There are currently 402 studies in the GENERA database.

Advanced Search

General Information

Document type
  • university report
GE organism
  • maize
GE trait
  • insect resistance
Country
  • USA

Results

Equivalence
  • no effect
Safety for consumption
  • no effect

Nutritive value of the crop residues from Bt-born hybrids and their effects on performance of grazing beef cows Open Access

Russell, JR; Farnham, D; Berryman, RK; Hersom, MJ; Pugh, A; Barrett, K
Beef Research Report. 2000 August. 11(

Link to full text (open access, freely available)



Abstract

One non bt-corn hybrid (Pioneer 3489) and three btcorn hyrids (Pioneer 34RO7, Novartis NX6236, and Novartis N64-Z4) were planted in replicated 7.1-acre fields. After grain harvest, fields were stocked with 3 mature cows in midgestation to be strip-grazed as four paddocks over 126 days. Six similar cows were allotted to replicated drylots. All cows were fed hay as necessary to maintain a condition score of 5 on a 9-point scale. Cows were condition-scored biweekly and weighed monthly. Forage yield and weathering losses were determined by sampling one 4-m2 location per grazed or ungrazed paddock in each field with a minimum total of 2 locations of grazed or ungrazed forage per field. To measure forage selection during grazing, samples of grazed forage were collected from the rumen of one fistulated steer that grazed for 2 hours after ruminal evacuation. Non-bt-corn hybrids had greater (P<.05) infestation of corn borers in the upper stalk, lower stalk and ear shank than bt-corn hybrids. However, there were no differences in grain yields or dropped grain between hybrids. Crop residue dry matter, organic matter and in vitro digestible dry matter yields at the initiation of grazing did not differ between corn hybrids. Dry matter, organic matter and in vitro digestible dry matter losses tended (P<.10) to be greater from the NX6236 and N64-Z4 hybrids than from the 3489 and 34RO7 hybrids and were greater (P<.05) from grazed than non-grazed areas of the fields. At the initiation of grazing, dry matter concentrations of the crop residues from the NX6236 and N64-Z4 hybrids tended to be lower than those from the 3489 and 34RO7 hybrids. Crop residues from the NX6236 and N64-74 hybrids had lower concentrations of acid detergent fiber (P<.05) and acid detergent lignin (P=.07) and higher concentrations of in vitro digestible organic matter than the 3489 and 34RO7 hybrids. Over the grazing season, corn hybrid did not affect mean rates of change in forage composition. The concentration of in vitro digestible organic matter in forage selected by steers after two weeks of grazing did not differ. However, steers grazing corn crop residues consumed forage with higher (P<.05) concentrations of neutral detergent fiber, acid detergent fiber, and acid detergent insoluble nitrogen than steers fed hay. The acid detergent fiber concentration of forage selected by steers grazing the 3489 and N64-Z4 hybrids was lower (P < .05) than concentrations from the 34RO7 and NX6236 hybrids. In order to maintain similar body condition score changes, cows grazing crop residues from the 3489, 34RO7, NX6236, and N64-Z4 hybrids required 650, 628, 625, and 541 kg hay DM/cow compared with a hay requirement of 1447 kg hay DM/cow for cows maintained in a drylot.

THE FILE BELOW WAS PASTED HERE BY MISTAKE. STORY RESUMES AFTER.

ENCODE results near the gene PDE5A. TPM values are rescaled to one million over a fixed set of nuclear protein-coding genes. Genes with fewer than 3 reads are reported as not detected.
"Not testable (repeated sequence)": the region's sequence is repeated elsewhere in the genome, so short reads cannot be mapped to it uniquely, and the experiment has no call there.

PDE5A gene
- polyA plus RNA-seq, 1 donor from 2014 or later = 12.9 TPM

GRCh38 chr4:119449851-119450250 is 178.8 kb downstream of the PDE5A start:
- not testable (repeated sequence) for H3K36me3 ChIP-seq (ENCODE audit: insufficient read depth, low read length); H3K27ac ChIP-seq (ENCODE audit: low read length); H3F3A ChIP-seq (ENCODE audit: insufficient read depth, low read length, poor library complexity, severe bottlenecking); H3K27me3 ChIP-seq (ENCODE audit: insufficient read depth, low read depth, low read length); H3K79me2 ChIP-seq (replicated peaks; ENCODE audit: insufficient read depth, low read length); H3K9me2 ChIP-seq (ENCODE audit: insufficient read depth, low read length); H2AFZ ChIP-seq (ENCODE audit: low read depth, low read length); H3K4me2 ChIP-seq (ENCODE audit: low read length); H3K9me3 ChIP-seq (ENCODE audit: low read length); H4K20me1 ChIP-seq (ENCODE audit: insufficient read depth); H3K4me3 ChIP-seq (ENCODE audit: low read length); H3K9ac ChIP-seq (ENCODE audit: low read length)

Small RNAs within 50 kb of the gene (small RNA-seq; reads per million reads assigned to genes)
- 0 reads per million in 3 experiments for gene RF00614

Keywords

maize; forage; grazing; bt

Funding

Funding source
  • This research was funded, in part, by the Leopold Center for Sustainable Agriculture.
Funding country
  • United States
Funding type
  • government

Links to outside analysis of this resource

Please contact us if you know of an independent summary or analysis of this resource.

Cite this study

MLA

Russell, JR, D Farnham, RK Berryman, MJ Hersom, A Pugh, K Barrett. "Nutritive value of the crop residues from Bt-born hybrids and their effects on performance of grazing beef cows." Beef Research Report 11. (2000): . Web. 13 Dec. 2018.

APA

Russell, JR., Farnham, D., Berryman, RK., Hersom, MJ., Pugh, A., & Barrett, K. (2000). Nutritive value of the crop residues from Bt-born hybrids and their effects on performance of grazing beef cows. Beef Research Report, 11(), .

Please verify citations before use, citations are automatically generated based on information stored within the GENERA database and therefore may or may not be correct.